2011 Region 15 Fall Meeting2011 Region 15 Fall Meeting “The Miracle of Rebloom”
By Carole Buchheim
Guests and board members began arriving at the Ayres Suites Hotel at Ontario Mills Mall on Friday afternoon, November 11, 2011. The event—our annual Region 15 Fall Meeting. Traditionally, the Region 15 Fall Meeting is a one-day program held on the first or second Saturday of October. However, things were very different this time around.
The focus of the Inland Region Iris Society sponsored event was “The Miracle of Rebloom” and delaying the meeting to the second weekend of November allowed for more reblooming bearded irises to unfurl their lovely colors. An additional bonus was the opportunity to have a trek/fieldtrip to get a sneak peak at one of the four guest gardens for the 2012 American Iris Society National Convention. About one tenth of the bearded guest irises for the National (92 out of 949 at Mystic Lake Gardens) were designated as rebloomers.
Activities began with a Region 15 Board Meeting at 4:00 p.m. followed by dinner (on your own) at local restaurants. At 7:30 p.m. we were favored with a 1½ hour Reblooming Iris Judges Training presentation by Riley Probst of Fleur De Lis Iris Garden in Modesto, CA. Riley is the Southwestern Director of the Reblooming Iris Society (Regions 14 and 15) and the founder/administrator of the Reblooming Iris Society site on Facebook. He is also a hybridizer with a particular interest in working with Miniature Tall Bearded irises.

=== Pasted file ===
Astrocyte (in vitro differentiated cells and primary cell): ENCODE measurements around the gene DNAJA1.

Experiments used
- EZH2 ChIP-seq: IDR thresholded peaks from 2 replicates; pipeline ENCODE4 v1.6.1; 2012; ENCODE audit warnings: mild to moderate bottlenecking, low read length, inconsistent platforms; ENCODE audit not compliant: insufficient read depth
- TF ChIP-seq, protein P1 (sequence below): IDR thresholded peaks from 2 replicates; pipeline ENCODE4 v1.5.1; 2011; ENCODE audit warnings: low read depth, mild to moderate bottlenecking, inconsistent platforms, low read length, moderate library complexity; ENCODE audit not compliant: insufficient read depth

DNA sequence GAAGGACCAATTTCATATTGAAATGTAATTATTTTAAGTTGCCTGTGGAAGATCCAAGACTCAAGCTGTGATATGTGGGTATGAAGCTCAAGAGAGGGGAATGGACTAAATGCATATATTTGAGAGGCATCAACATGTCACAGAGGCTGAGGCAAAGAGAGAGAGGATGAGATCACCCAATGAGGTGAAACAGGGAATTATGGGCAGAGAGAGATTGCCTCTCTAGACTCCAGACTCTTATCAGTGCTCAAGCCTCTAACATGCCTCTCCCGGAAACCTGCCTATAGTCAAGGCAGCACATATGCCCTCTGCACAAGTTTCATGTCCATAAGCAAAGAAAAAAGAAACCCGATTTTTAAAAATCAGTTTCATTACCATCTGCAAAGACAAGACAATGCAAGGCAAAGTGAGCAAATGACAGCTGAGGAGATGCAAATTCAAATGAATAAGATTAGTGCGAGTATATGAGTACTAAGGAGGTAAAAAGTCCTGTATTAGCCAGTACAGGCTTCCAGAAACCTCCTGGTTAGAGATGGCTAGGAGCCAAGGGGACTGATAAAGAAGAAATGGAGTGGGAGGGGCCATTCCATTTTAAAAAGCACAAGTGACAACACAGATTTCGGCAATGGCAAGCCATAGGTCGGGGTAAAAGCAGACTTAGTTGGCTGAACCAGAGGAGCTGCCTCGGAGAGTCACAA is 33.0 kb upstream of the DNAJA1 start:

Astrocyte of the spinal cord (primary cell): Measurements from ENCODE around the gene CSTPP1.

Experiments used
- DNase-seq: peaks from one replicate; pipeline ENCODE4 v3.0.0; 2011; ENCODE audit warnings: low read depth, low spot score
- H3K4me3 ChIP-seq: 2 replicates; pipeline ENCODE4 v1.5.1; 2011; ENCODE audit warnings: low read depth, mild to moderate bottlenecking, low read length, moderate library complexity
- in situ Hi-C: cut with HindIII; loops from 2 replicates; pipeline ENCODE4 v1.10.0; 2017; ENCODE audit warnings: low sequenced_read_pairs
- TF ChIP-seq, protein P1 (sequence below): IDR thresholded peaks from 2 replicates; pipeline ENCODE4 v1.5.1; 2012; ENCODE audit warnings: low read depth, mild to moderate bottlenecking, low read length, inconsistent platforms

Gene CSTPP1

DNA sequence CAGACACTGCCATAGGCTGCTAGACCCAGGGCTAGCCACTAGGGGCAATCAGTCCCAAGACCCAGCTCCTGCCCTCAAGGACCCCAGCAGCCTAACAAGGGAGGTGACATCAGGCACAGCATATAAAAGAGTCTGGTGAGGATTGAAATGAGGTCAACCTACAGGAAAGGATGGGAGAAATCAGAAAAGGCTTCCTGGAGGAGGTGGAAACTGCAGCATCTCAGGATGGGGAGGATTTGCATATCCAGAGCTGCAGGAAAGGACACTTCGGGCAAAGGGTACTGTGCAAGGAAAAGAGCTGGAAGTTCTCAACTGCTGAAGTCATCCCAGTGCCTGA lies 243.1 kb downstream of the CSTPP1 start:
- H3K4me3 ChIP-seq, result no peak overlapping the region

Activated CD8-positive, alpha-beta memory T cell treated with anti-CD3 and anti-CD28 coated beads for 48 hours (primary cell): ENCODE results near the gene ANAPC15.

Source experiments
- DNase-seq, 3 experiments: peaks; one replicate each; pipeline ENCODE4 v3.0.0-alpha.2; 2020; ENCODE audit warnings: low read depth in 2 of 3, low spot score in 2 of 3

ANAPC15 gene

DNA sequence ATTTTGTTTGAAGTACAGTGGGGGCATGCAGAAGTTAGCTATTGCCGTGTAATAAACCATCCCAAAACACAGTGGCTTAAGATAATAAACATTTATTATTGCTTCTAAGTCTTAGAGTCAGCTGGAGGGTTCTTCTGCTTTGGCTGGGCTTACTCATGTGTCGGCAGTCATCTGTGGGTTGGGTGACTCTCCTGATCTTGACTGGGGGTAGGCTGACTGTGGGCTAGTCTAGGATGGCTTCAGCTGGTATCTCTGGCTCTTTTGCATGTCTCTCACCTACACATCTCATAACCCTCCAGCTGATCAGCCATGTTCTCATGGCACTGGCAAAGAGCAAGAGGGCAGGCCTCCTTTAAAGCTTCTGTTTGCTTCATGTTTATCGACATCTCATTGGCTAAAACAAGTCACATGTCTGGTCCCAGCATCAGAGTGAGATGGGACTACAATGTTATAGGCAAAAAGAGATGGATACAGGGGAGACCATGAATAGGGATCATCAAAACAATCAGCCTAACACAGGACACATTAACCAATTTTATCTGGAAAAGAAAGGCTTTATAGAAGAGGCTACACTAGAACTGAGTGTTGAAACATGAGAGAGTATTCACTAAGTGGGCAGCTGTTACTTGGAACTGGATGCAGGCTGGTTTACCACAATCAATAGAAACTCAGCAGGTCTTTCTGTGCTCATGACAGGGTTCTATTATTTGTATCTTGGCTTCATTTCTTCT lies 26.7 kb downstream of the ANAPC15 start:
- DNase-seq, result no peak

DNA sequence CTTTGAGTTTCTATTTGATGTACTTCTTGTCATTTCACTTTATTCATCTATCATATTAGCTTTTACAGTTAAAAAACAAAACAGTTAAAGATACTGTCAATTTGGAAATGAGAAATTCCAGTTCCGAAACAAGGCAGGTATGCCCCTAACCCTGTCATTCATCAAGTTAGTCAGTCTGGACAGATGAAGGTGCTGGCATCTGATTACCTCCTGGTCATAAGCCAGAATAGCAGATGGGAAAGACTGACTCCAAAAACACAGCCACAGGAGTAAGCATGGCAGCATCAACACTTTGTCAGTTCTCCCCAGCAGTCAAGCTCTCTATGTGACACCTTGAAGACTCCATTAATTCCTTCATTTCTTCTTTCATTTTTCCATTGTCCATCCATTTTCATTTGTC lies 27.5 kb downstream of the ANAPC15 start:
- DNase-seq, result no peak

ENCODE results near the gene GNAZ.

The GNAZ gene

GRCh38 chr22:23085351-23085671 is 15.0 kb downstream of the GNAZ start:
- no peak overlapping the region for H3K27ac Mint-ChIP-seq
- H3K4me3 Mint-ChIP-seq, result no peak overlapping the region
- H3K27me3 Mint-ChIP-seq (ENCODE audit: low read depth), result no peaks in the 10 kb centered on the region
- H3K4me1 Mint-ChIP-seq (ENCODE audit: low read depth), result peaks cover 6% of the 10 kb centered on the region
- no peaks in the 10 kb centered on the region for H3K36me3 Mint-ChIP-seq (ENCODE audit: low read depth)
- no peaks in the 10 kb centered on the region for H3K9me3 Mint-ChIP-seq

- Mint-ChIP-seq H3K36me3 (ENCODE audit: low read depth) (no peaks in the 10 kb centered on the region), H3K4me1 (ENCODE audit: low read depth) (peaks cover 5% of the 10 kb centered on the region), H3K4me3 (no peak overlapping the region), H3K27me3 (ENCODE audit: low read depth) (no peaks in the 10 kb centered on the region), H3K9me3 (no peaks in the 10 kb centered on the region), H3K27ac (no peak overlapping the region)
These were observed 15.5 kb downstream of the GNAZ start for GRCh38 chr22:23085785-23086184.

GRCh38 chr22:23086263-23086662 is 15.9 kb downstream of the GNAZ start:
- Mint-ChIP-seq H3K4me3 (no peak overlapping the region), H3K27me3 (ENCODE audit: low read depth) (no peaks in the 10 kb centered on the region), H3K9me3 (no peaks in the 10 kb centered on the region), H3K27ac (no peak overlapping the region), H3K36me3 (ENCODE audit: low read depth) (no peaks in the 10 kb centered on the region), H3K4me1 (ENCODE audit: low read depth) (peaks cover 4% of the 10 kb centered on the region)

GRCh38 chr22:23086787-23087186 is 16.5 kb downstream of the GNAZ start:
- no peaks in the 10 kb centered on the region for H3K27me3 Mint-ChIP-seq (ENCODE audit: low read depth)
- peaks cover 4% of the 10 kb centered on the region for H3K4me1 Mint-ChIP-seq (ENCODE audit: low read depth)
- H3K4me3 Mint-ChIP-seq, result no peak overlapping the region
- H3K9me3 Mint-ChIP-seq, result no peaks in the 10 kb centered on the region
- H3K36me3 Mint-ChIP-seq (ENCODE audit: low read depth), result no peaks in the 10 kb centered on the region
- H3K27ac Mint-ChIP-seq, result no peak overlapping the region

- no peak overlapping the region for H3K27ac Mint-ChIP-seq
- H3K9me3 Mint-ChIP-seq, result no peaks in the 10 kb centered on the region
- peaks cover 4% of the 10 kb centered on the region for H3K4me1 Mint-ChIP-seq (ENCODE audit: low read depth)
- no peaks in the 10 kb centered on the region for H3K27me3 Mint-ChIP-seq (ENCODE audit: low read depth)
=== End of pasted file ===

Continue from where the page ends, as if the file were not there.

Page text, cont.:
Judges Training exercises are an important part of spring and fall Regional activities. Not only is it important for accreditation of AIS judges and students training to become judges, it is an educational opportunity for all to learn more about irises.
One of Mr. Probst’s main points regarding Tall Bearded rebloomers is what he describes as his 22 day rule: “The AIS Judges Handbook states that a TB iris must have at least 7 buds on a stalk. It also states that each blossom should last for at least 3 days. Thus, a TB stalk with good sequential opening of blooms could last for 21 days. The 22 DAY RULE for TB rebloomers is that in order for a plant to rebloom for 22 or more days an iris must have one of the following: blooms that last longer than 3 days, more than 7 buds per stalk and/or more than one reblooming stalk. Any of these three traits are outstanding traits.” In southern California reblooming irises can extend our springtime pleasure throughout the year and crescendo their beauty right into the following spring.
More than 30 attendees had to rise early on Saturday morning to have breakfast and catch the bus for a fieldtrip to Mystic Lake Gardens owned by Paul and Carole Buchheim and located in Nuevo, CA. Dr. Rich Richards, esteemed bus captain, had the privilege of entertaining the travelers and Carol Morgan provided bus prizes.
Coffee, hot chocolate and lots of delicious goodies awaited the stalwart irisarians who chose to brave the shadow of rain for the pleasure of seeing nearly a hundred different varieties of reblooming irises. Umbrellas went up for about a half hour of very light, misty rain and then to our joy we beheld a lovely rainbow encircling the valley.
On that bright note Chuck Chapman of Chapman Iris Garden in Guelph, Ontario, Canada began a 2-hour Garden Judges Training session. Chuck is the science advisor for the Reblooming Iris Society, commercial garden owner and a hybridizer with over a hundred iris introductions, the majority of which are SDBs.